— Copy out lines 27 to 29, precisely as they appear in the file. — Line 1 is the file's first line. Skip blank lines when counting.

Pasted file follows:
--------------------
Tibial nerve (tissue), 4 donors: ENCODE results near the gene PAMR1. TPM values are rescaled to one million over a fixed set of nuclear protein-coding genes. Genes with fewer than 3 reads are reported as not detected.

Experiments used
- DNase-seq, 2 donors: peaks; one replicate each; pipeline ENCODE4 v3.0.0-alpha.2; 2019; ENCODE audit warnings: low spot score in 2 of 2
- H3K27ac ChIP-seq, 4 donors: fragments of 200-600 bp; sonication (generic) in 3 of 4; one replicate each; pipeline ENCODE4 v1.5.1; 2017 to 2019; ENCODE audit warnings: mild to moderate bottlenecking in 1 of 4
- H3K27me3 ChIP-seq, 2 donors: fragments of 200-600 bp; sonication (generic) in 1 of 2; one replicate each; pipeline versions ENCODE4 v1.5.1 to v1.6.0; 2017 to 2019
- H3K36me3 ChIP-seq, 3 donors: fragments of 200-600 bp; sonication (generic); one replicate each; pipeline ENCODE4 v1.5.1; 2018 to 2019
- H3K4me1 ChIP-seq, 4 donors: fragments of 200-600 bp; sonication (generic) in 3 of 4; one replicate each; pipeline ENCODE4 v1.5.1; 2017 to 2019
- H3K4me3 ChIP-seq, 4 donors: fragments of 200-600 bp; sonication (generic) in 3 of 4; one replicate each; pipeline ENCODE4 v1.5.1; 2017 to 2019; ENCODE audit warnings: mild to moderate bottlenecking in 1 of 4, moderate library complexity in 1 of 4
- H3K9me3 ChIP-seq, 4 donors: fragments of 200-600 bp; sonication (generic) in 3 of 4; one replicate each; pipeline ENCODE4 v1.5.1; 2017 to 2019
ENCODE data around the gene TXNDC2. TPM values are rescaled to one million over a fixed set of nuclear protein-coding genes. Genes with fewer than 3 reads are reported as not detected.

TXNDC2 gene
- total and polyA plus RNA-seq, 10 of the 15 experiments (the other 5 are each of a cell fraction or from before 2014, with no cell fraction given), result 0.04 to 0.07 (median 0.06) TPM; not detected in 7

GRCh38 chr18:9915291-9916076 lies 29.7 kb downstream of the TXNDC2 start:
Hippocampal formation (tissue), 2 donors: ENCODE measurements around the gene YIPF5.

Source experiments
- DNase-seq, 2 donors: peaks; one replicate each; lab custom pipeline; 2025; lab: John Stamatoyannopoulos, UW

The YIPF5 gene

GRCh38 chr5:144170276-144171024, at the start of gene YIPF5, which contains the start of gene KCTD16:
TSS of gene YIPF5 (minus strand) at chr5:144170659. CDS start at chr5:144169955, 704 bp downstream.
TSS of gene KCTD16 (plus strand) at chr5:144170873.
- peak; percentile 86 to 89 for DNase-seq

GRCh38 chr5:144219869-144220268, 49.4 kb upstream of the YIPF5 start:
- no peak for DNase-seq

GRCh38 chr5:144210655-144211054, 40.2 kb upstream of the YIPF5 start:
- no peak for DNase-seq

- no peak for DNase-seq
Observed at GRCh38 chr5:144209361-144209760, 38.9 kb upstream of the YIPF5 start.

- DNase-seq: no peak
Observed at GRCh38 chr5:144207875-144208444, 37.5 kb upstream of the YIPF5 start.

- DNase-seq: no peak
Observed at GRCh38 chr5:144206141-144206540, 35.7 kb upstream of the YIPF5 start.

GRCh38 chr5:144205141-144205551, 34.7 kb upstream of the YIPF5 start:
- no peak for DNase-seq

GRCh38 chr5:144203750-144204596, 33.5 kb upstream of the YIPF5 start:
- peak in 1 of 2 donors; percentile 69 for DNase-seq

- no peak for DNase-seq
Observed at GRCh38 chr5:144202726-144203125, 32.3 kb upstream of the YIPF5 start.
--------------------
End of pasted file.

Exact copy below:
Observed at GRCh38 chr5:144209361-144209760, 38.9 kb upstream of the YIPF5 start.

- DNase-seq: no peak
Observed at GRCh38 chr5:144207875-144208444, 37.5 kb upstream of the YIPF5 start.